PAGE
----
2011 Kawasaki KFX450R Project – Woods Warrior [Video]
Having spent a great deal of time on Kawasaki’s KFX450R, we can say with a fair amount of certainty that it is one of the best 450s on the market for the woods. Its strong and nimble chassis, smooth power with excellent low end, and flexible transmission with reverse gear make the KFX a cool ride for dodging trees. Don’t get us wrong, the Green Machine is no slouch on the track, but at 46 inches wide it is most at home speeding down trails.
Of course, improvements are always possible. We decided to take what we have learned about Kawasaki’s high-performance machine and add a handful of essential hop-ups to get the most out of the KFX for woods warriors, and cross country racers getting their feet wet.
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Our HMF Competition Series exhaust allows you to switch between three different end caps for different levels of performance and sound. We kept Kawasaki’s stock titanium head pipe to save some money.
Before you build performance, you must first get rid of restrictions. We replaced the super quiet, yet restrictive stock silencer with a slip-on HMF Competition Series exhaust. The Kawasaki features a titanium head pipe stock, so we decided to leave it in place and save a few bucks. The Competition Series exhaust features HMF’s Tri-Max Core design, which allows you to switch between three different end caps to increase or decrease noise output. This would give us the flexibility to open up the exhaust for racing or quiet it down for use on public land. The exhaust looks well constructed and bolted right on with no bending or prodding required.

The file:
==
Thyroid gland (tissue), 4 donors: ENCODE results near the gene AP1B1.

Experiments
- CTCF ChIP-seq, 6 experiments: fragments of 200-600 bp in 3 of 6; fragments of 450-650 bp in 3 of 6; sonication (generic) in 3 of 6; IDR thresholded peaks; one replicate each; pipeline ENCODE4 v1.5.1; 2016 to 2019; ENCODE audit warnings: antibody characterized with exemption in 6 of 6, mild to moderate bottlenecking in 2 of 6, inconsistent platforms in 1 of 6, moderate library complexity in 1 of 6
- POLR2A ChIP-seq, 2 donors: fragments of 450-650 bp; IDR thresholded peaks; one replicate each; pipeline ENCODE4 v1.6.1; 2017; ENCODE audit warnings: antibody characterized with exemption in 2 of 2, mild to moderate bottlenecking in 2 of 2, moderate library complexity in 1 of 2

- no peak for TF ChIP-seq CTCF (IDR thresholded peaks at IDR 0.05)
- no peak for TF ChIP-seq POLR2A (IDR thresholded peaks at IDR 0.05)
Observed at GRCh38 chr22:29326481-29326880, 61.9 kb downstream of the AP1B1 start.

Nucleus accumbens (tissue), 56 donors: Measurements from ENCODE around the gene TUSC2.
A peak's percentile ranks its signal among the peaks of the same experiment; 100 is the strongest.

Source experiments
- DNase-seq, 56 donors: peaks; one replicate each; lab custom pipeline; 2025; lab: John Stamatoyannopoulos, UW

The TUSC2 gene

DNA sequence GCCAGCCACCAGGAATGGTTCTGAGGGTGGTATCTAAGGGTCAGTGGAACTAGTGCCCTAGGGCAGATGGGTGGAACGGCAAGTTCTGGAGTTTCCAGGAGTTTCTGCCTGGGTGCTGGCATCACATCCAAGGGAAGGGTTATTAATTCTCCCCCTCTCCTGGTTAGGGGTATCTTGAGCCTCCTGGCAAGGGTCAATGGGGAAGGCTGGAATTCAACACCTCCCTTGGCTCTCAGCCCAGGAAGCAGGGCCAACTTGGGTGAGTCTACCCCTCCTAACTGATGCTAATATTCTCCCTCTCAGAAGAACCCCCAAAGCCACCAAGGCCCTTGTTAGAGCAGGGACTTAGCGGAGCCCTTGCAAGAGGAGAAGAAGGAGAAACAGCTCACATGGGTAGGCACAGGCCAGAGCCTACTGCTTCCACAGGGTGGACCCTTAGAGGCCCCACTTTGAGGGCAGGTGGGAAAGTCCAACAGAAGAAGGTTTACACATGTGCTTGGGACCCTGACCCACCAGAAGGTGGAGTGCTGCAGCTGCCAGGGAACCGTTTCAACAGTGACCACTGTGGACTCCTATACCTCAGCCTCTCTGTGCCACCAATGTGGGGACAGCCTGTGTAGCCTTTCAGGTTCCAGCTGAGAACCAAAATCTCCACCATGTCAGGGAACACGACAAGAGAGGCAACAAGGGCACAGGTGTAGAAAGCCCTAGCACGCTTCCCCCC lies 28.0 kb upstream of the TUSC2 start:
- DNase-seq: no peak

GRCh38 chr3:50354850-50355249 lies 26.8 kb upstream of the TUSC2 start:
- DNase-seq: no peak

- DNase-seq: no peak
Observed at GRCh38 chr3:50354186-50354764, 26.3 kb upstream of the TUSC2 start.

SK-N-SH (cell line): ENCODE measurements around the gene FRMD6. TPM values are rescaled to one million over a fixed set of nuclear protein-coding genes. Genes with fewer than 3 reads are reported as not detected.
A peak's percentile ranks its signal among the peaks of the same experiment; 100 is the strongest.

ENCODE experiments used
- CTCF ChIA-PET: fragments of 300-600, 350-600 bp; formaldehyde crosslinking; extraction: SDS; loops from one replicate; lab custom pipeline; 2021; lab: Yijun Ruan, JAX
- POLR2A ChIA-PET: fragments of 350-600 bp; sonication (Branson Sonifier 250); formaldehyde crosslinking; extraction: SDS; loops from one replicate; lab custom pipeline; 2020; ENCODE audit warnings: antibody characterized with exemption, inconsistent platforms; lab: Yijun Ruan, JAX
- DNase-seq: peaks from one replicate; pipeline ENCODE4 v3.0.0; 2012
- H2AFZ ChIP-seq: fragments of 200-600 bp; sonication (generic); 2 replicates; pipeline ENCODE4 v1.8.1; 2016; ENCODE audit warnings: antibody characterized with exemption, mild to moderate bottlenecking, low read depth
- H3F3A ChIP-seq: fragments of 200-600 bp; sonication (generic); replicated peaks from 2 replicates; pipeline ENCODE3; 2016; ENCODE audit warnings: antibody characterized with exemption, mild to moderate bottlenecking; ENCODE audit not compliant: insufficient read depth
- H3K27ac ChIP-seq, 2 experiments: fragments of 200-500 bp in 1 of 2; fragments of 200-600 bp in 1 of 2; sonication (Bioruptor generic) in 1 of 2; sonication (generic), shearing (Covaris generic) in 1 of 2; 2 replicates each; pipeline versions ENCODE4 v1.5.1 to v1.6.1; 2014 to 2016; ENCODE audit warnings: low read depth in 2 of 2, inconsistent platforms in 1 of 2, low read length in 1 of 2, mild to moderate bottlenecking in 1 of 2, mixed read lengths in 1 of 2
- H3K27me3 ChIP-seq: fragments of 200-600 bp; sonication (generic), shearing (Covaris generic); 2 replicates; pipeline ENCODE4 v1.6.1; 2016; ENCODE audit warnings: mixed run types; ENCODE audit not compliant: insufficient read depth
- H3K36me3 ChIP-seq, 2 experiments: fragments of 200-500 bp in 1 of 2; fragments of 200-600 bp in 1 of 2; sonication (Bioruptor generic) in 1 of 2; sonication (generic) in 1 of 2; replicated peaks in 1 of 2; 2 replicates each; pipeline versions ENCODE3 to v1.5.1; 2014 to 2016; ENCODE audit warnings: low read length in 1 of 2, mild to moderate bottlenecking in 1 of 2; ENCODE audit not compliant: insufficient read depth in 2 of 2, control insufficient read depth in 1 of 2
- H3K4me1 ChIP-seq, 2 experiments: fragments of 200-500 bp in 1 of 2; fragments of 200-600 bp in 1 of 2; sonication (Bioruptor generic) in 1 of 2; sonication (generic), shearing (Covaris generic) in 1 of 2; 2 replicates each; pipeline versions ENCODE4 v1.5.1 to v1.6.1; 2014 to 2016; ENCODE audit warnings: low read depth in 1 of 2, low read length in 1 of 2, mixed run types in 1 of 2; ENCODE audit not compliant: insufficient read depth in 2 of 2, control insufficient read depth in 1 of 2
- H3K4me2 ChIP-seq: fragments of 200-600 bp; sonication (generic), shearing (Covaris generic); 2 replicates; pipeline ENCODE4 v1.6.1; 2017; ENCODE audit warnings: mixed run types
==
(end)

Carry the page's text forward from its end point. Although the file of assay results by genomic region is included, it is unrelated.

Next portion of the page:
Opening up the exhaust demanded an increase in fuel. To solve this issue we installed an HMF Fuel Optimizer, which comes pre-programmed for HMF’s exhaust and the airbox lid removed. The optimizer allows you to easily add or remove fuel from different parts of the RPM range to fine tune the base map or in case you add other engine mods in the future. There’s no need to carry your laptop computer around with you to tune the HMF optimizer. You can simply tune it with the buttons built into the unit.
Off came the airbox lid for dry days. The stock filter was ditched and on went a Twin Air air filter in its place. Adding a Fuel Customs intake adds significant power to any KFX and would be our next engine upgrade going forward.
The Pro Series Steering Stabilizer from Precision Racing Products helped tame the front end of the KFX450R.
During our extended 2011 KFX450R test we spent a lot of time dialing in our machine’s suspension. Check out our 2011 Kawasaki KFX450R Review for suspension settings. Having maxed out the capabilities of our stock shocks, the KFX’s most pressing handling issue is its super responsive, somewhat twitchy steering. Rather than slow down the machine’s aggressive steering with a caster adjustable upper arm like the one manufactured by Teixeira Tech, we decided to try and control the twitchiness and take advantage of the front end’s aggressive steering manners by installing a Pro Series Steering Stabilizer from Precision Racing Products.
The Pro Series features a different housing then Precision’s original groundbreaking model. Upgrades include a built in reservoir to allow for thermal expansion. The new linkage, stem clamp and lever are claimed to be stronger as well. It offers the same individual damping controls for the center, and outer thirds of the stabilizer’s movement, allowing users to tune straight line and cornering manners individually.